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Boosting Fuel Efficiency Can Increase Highway Safety; Public Citizen Debunks Auto Industry Safety Canard

Jan. 24, 2002

Boosting Fuel Efficiency Can Increase Highway Safety; Public Citizen Debunks Auto Industry Safety Canard

WASHINGTON, D.C. – Contrary to assertions by auto manufacturers, boosting fuel economy standards will not lessen highway safety and likely would save lives, Public Citizen told congressional lawmakers today.

Vehicle size and crash protection design are the key factors in safety, Public Citizen President Joan Claybrook said in testimony presented to the Senate Committee on Commerce, Science and Transportation. Claybrook was the administrator of the National Highway Traffic Safety Administration from 1977 to 1981.

Although the auto industry has promoted a myth that heavier vehicles are always safer, they are not, Claybrook said. In fact, some lighter cars have a lower driver death rate than some heavy vehicles. For example, the GM Suburban four-wheel drive has a higher death rate than the Honda Civic. The key issue is vehicle crashworthiness, she said.

Not only do sport utility vehicles (SUVs) have high rollover rates, more handling problems and are often less crashworthy, but they cause more damage to smaller vehicles in crashes. Nor do fuel economy standards cause increased fatalities. Fuel economy is achieved primarily by technological improvements and to a small extent by weight reduction, which occurs only in heavy vehicles (it is not cost efficient to reduce the weights of light cars). Thus, new fuel economy standards would create a fleet of vehicles with fewer disparities in weight, which is safer for everyone on the road.

“The auto industry has argued, time and again, that raising fuel economy standards will adversely impact safety by causing the increased production of smaller vehicles or by reducing vehicle weight,” Claybrook said. “In fact, there is no evidence that establishes [this]. . . . The use of the timeworn safety canard by the industry is a cynical attempt to frighten consumers and Congress to deflect new fuel economy requirements, and appears most appallingly hypocritical when we consider that the industry itself has acted to obstruct safety improvements over the last 35 years.”

Claybrook noted that over the years, the industry has fought mandatory air bag laws on cost grounds and fought side impact and fuel system standards. It is now battling to prevent effective dynamic rollover tests, an improved roof crush standard and requirements for a tire pressure monitoring system, which would save fuel economy and improve safety.

Corporate Average Fuel Economy (CAFE) standards, instituted in 1975, raised average fuel economy performance in the United Sates by 82 percent between 1978 and 1985. Their primary feature is a 27.5 miles per gallon (mpg) statutory standard for passenger automobiles, with a regulatory minimum standard for light trucks – a category that includes minivans, pickups and SUVs – of 20.7 mpg. CAFE saves 118 million gallons of gasoline daily and 913 million barrels of oil each year, or about the total imported annually from the Persian Gulf.

CAFE standards have not been updated above the 1985 requirement, despite better technology and the increasing dominance of SUVs on the highways. One major deficiency in the current CAFE program is that it holds light trucks to a lower fuel economy standard than passenger cars. While this distinction may have been valid in 1975, when light trucks were not widely used as passenger vehicles, it is now badly outdated, Claybrook said.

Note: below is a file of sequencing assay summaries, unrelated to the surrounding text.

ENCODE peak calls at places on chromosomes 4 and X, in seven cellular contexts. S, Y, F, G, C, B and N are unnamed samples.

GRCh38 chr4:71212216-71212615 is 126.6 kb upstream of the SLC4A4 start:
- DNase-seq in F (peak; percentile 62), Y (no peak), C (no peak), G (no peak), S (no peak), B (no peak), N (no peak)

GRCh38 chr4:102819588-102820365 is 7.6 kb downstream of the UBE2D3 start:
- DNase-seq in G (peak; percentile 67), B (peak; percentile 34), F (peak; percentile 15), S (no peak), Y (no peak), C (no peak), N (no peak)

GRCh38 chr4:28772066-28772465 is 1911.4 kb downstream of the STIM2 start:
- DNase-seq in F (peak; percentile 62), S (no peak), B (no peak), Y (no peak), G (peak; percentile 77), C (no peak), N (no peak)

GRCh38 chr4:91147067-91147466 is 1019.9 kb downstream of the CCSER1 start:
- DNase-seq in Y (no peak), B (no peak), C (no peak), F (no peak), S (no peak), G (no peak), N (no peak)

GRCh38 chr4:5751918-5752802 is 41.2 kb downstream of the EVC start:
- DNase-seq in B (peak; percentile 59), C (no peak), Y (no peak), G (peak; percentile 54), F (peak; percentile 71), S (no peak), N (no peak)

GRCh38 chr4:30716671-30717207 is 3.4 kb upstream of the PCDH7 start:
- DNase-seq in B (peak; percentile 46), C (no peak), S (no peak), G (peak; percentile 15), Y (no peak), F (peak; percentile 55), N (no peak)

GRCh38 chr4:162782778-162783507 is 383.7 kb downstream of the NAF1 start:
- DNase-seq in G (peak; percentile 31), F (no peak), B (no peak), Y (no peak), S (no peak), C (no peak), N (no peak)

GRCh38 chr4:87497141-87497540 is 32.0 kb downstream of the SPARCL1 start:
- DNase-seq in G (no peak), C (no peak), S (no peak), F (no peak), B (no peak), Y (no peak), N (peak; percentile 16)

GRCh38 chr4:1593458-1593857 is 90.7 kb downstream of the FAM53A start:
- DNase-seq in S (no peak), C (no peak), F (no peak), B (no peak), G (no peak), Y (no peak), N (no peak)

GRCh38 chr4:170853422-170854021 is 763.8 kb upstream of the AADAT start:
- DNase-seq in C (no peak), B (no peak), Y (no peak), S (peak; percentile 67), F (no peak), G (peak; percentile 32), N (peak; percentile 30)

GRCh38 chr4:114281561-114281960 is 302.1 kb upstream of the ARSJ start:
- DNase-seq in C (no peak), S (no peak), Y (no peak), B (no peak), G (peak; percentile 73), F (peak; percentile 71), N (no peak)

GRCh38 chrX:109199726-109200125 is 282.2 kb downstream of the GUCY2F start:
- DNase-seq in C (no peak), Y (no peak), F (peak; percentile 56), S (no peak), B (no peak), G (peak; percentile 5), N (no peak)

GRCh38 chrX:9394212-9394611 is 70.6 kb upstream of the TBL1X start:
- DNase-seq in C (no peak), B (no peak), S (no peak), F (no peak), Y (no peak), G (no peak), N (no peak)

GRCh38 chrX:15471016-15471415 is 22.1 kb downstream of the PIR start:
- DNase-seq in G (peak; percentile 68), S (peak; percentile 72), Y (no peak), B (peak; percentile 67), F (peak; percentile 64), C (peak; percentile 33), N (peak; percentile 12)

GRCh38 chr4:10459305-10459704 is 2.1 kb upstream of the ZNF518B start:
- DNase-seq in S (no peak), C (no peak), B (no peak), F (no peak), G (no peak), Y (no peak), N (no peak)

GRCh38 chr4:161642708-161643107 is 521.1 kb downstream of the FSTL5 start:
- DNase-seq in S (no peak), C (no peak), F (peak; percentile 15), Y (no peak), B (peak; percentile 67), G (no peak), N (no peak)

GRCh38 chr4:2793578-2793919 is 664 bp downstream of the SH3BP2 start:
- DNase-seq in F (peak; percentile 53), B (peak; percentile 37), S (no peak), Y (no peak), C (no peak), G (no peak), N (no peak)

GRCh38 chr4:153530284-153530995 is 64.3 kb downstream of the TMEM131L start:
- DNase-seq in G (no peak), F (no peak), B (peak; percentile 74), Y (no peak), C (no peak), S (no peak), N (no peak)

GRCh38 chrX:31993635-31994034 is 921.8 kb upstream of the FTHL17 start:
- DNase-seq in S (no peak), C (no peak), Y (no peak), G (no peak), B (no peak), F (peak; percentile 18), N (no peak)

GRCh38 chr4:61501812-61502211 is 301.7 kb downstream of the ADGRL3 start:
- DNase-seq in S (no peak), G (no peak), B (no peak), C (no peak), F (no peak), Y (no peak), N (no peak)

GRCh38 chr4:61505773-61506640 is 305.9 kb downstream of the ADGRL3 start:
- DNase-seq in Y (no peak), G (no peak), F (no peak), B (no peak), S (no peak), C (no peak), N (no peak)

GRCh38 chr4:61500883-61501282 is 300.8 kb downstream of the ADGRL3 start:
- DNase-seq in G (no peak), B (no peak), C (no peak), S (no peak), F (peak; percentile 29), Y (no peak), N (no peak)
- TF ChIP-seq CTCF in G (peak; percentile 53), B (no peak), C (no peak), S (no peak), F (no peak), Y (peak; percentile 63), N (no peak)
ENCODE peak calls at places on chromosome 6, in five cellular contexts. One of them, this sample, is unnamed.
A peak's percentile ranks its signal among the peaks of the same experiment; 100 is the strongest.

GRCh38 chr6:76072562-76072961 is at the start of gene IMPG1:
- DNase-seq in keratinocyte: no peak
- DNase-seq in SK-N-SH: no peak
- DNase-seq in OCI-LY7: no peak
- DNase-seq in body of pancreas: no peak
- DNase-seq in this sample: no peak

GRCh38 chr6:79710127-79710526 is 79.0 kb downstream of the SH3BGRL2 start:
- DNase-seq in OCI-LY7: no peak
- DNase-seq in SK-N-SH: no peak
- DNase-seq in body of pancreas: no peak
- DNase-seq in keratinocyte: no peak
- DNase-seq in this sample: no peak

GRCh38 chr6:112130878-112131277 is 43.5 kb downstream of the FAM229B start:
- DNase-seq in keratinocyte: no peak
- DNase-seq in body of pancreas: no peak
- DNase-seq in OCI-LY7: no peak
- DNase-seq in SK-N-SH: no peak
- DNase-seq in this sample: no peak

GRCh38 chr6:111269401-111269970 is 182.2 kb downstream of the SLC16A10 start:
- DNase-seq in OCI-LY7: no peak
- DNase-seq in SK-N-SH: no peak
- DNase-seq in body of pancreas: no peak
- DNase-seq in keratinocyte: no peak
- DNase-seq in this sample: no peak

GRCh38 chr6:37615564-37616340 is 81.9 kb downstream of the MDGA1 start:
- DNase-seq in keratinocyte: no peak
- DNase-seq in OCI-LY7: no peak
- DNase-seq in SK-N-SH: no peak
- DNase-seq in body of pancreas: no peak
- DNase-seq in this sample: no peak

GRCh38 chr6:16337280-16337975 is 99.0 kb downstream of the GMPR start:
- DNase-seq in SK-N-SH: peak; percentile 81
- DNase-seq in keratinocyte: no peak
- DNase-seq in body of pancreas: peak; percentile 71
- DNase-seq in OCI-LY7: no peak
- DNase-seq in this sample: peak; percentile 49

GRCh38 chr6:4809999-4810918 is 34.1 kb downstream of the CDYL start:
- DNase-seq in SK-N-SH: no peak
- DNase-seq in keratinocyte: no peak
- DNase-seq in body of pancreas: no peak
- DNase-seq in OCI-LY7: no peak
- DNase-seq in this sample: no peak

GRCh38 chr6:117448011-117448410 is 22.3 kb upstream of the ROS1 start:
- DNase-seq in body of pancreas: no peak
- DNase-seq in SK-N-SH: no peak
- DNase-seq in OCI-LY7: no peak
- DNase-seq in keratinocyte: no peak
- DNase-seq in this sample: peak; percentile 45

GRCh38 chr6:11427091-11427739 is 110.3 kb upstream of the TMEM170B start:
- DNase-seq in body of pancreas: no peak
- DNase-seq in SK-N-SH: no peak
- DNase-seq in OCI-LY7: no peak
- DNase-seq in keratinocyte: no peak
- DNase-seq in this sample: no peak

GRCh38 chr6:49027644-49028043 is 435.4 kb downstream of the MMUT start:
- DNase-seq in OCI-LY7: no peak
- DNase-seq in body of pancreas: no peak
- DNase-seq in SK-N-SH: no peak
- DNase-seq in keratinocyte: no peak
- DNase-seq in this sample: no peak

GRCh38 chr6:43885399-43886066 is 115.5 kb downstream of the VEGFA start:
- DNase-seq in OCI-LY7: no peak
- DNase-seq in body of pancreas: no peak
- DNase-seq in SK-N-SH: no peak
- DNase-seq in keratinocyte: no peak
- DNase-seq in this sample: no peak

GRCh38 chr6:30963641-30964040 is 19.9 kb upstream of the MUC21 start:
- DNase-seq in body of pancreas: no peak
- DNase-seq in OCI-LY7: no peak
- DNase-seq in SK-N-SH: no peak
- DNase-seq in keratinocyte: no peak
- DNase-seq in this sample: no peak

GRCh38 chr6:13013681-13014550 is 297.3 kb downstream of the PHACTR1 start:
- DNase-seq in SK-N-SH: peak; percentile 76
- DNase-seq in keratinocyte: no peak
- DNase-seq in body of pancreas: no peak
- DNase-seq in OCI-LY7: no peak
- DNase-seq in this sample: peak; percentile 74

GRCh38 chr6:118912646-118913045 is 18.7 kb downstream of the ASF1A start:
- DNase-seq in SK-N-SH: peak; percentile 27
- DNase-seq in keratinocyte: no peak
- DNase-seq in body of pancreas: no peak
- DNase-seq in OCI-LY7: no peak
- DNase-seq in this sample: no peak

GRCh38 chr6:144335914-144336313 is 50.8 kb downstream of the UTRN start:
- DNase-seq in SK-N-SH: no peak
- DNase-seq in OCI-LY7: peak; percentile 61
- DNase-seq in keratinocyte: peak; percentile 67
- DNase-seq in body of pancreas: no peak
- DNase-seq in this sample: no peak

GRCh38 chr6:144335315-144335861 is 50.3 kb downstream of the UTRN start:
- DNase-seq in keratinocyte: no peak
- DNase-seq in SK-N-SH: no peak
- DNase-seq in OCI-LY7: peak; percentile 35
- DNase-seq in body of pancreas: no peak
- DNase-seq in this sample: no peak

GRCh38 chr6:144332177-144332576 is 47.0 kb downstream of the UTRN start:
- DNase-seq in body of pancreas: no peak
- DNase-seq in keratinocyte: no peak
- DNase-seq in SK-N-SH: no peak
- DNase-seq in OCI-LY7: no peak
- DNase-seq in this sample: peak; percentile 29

The Union of Concerned Scientists last year released a report showing that technologies exist to make today’s vehicles far more fuel efficient while keeping vehicle manufacturing cost effective and having no negative impact on safety. These technologies include changing tire tread designs, increasing the use of aluminum and plastics, and allowing engines to turn off rather than idle.

Claybrook called for the following actions by Congress, which she said are necessary because the auto industry will not boost fuel efficiency or act to improve safety on its own:

· Require NHTSA to set new safety standards for rollover crashworthiness protection and limits on aggressivity, which could prevents thousands of deaths and injuries. The rollover protections should include a dynamic roof crush standard, roof energy absorbing protection to reduce injuries from contact with the roof, safety belt pretensioners that are triggered in a rollover crash, improved seat structure to keep occupants in position during a roll, side impact protection air bags that are triggered in a rollover crash;

· Close the light truck loophole in the CAFE standards. Fuel economy standards should be raised to 40 mpg for cars and light trucks over 10 years, starting with the model year 2005;

· Increase the accuracy of testing procedures used to predict fuel economy performance;

· End the dual-credit program, in which manufacturers are rewarded for building vehicles that can theoretically run on alternative fuels. In reality, only one percent of the miles driven in these vehicles are ever powered by alternative fuels;

· Eliminate CAFE’s “carryback” provision, which allows a manufacturer that fails to meet its CAFE requirement to submit a plan for improving vehicle fleet efficiency in three future years. This invites abuse and dishonesty by the manufacturers by effectively delaying the deadline by which manufacturers must meet their fuel economy targets;

· Clarify a provision that precludes state-run “feebate” programs, in which manufacturers and consumers are rewarded for selling cars that are more fuel efficient than required; and

· Immediately appropriate $5 million for fuel economy.


To read Claybrook’s testimony, click here.